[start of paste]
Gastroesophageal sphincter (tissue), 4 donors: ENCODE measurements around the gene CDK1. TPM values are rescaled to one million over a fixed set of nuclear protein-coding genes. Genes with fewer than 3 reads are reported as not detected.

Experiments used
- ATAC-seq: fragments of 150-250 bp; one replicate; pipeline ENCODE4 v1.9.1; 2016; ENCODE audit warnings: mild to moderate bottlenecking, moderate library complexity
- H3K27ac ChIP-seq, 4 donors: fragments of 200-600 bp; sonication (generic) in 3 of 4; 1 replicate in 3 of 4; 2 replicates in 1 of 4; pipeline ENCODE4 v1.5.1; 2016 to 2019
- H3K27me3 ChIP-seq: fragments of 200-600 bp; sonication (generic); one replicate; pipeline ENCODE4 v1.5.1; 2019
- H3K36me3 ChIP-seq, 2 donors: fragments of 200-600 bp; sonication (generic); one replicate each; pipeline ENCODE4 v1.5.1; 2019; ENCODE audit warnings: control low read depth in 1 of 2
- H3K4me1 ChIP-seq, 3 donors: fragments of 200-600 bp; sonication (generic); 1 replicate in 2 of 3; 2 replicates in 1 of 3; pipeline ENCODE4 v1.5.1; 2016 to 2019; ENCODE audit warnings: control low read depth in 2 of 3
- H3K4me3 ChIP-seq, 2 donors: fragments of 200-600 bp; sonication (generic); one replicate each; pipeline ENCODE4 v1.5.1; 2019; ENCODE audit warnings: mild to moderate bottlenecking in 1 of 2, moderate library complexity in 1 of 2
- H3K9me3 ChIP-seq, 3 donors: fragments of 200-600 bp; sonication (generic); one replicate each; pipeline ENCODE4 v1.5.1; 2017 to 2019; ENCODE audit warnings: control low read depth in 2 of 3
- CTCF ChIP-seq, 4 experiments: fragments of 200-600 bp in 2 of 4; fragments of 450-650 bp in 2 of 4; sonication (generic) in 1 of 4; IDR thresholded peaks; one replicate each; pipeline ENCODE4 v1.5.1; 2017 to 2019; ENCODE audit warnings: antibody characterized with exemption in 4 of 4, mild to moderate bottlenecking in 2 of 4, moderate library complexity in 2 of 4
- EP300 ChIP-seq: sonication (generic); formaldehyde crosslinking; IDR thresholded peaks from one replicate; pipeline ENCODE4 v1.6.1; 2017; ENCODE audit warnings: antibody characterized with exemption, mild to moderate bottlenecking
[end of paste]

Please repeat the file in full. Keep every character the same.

Gastroesophageal sphincter (tissue), 4 donors: ENCODE measurements around the gene CDK1. TPM values are rescaled to one million over a fixed set of nuclear protein-coding genes. Genes with fewer than 3 reads are reported as not detected.

Experiments used
- ATAC-seq: fragments of 150-250 bp; one replicate; pipeline ENCODE4 v1.9.1; 2016; ENCODE audit warnings: mild to moderate bottlenecking, moderate library complexity
- H3K27ac ChIP-seq, 4 donors: fragments of 200-600 bp; sonication (generic) in 3 of 4; 1 replicate in 3 of 4; 2 replicates in 1 of 4; pipeline ENCODE4 v1.5.1; 2016 to 2019
- H3K27me3 ChIP-seq: fragments of 200-600 bp; sonication (generic); one replicate; pipeline ENCODE4 v1.5.1; 2019
- H3K36me3 ChIP-seq, 2 donors: fragments of 200-600 bp; sonication (generic); one replicate each; pipeline ENCODE4 v1.5.1; 2019; ENCODE audit warnings: control low read depth in 1 of 2
- H3K4me1 ChIP-seq, 3 donors: fragments of 200-600 bp; sonication (generic); 1 replicate in 2 of 3; 2 replicates in 1 of 3; pipeline ENCODE4 v1.5.1; 2016 to 2019; ENCODE audit warnings: control low read depth in 2 of 3
- H3K4me3 ChIP-seq, 2 donors: fragments of 200-600 bp; sonication (generic); one replicate each; pipeline ENCODE4 v1.5.1; 2019; ENCODE audit warnings: mild to moderate bottlenecking in 1 of 2, moderate library complexity in 1 of 2
- H3K9me3 ChIP-seq, 3 donors: fragments of 200-600 bp; sonication (generic); one replicate each; pipeline ENCODE4 v1.5.1; 2017 to 2019; ENCODE audit warnings: control low read depth in 2 of 3
- CTCF ChIP-seq, 4 experiments: fragments of 200-600 bp in 2 of 4; fragments of 450-650 bp in 2 of 4; sonication (generic) in 1 of 4; IDR thresholded peaks; one replicate each; pipeline ENCODE4 v1.5.1; 2017 to 2019; ENCODE audit warnings: antibody characterized with exemption in 4 of 4, mild to moderate bottlenecking in 2 of 4, moderate library complexity in 2 of 4
- EP300 ChIP-seq: sonication (generic); formaldehyde crosslinking; IDR thresholded peaks from one replicate; pipeline ENCODE4 v1.6.1; 2017; ENCODE audit warnings: antibody characterized with exemption, mild to moderate bottlenecking